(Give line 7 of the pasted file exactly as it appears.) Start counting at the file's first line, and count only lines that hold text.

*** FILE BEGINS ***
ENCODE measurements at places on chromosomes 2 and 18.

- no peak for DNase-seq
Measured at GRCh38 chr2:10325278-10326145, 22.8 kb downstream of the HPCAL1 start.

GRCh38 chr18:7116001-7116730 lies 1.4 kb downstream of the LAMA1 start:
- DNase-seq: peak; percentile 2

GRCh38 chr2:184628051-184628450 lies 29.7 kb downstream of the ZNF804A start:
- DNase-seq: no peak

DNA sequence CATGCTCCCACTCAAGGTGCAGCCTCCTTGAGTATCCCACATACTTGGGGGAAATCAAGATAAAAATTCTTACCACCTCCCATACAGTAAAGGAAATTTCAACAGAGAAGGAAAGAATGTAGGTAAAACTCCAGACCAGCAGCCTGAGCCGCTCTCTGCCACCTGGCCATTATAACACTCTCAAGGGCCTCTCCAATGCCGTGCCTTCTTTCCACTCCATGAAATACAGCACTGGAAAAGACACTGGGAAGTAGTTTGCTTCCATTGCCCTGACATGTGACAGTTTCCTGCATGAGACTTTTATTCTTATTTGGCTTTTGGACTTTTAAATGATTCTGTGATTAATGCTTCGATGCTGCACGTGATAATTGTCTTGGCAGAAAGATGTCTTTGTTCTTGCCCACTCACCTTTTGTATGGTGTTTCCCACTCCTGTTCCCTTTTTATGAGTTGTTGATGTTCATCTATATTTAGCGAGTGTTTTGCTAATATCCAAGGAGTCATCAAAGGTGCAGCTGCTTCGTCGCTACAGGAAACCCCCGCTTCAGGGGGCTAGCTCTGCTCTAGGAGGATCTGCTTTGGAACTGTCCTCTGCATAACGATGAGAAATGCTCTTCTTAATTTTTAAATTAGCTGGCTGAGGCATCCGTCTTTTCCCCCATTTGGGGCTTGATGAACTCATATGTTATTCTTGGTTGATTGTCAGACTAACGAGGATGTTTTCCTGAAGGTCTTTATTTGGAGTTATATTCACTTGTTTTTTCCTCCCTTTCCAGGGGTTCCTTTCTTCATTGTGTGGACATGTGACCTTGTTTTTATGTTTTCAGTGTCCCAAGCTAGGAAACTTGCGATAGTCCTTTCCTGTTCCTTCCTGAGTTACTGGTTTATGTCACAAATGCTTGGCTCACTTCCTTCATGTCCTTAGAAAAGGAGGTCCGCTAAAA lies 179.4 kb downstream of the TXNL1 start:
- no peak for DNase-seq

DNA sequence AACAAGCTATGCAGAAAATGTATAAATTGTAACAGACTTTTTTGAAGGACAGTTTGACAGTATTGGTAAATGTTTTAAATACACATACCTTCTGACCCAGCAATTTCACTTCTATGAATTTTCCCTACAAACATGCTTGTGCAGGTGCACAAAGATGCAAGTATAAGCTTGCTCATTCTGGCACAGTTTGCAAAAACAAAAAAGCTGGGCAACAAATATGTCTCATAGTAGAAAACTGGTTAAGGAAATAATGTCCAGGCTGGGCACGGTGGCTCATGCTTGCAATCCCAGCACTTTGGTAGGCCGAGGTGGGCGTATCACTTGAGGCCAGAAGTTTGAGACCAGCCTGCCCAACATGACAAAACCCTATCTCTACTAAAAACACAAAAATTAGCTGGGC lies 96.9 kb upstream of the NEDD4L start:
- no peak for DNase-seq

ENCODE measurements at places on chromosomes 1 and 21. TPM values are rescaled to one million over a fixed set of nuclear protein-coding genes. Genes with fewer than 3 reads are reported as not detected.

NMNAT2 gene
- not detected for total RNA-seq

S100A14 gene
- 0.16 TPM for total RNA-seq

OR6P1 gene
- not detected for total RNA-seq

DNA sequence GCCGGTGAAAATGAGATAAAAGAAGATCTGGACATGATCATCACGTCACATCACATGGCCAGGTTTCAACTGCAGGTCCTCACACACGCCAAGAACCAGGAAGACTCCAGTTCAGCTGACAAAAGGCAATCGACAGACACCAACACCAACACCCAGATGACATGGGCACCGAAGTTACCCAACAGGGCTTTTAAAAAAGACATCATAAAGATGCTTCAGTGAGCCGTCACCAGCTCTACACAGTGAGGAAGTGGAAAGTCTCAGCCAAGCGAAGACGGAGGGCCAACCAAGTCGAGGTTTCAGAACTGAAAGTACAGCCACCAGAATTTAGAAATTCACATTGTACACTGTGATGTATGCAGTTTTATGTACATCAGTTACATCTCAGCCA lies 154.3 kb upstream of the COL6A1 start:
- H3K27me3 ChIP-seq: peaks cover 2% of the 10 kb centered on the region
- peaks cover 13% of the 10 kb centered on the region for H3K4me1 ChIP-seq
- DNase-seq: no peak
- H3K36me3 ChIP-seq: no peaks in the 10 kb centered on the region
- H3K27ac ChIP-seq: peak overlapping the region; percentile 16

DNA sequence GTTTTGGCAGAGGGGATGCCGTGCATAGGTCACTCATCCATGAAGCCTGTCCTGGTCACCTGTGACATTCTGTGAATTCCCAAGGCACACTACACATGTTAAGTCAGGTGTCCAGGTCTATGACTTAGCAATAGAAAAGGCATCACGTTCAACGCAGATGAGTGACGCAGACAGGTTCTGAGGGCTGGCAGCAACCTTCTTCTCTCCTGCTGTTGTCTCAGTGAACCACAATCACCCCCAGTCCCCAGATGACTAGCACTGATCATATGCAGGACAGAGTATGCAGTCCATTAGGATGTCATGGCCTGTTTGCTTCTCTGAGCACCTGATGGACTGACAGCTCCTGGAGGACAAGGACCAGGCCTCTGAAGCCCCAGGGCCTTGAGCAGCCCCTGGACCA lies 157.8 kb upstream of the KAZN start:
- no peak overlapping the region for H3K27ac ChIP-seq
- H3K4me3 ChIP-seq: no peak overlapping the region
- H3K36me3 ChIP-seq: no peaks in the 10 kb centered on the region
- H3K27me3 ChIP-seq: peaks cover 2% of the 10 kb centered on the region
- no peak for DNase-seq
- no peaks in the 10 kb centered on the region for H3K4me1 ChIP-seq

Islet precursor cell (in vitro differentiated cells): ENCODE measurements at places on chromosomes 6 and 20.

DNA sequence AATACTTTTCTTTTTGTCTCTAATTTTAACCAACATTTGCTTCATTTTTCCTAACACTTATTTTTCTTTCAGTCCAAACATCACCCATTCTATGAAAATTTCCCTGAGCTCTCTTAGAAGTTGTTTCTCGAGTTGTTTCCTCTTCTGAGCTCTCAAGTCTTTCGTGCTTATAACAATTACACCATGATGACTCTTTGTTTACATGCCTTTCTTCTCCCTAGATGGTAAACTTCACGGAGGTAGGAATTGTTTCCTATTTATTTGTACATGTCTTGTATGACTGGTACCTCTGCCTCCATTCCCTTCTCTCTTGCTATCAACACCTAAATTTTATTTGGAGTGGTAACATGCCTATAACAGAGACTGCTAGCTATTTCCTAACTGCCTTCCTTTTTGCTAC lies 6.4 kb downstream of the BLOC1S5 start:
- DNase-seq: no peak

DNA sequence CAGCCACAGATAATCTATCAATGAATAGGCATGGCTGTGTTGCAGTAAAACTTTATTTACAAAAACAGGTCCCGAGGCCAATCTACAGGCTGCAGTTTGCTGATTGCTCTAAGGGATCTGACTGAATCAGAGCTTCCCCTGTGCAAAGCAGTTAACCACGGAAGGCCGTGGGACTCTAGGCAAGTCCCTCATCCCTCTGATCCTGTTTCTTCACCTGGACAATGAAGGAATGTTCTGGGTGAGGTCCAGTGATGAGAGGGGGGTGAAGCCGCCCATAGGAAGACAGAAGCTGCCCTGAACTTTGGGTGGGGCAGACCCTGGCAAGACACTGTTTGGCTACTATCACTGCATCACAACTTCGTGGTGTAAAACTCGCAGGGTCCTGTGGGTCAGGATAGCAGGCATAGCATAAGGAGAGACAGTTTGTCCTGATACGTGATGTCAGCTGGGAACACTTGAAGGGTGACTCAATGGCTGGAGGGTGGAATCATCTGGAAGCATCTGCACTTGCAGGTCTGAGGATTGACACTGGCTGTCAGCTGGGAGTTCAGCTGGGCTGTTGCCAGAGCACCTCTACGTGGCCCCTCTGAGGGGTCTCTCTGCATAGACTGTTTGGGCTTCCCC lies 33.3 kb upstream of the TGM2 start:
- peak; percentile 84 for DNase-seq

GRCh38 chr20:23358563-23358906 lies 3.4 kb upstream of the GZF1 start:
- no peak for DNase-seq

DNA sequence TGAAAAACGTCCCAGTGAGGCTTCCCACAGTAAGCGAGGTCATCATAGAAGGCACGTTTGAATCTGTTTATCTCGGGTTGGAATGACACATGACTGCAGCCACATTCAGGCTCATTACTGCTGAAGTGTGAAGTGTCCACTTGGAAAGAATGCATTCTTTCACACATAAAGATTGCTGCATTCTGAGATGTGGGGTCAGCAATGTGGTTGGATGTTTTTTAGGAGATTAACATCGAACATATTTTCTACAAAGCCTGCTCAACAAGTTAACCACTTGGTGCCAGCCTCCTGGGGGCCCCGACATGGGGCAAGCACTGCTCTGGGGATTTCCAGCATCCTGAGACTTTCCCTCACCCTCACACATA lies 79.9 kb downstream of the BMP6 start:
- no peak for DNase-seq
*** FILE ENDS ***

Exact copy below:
- DNase-seq: no peak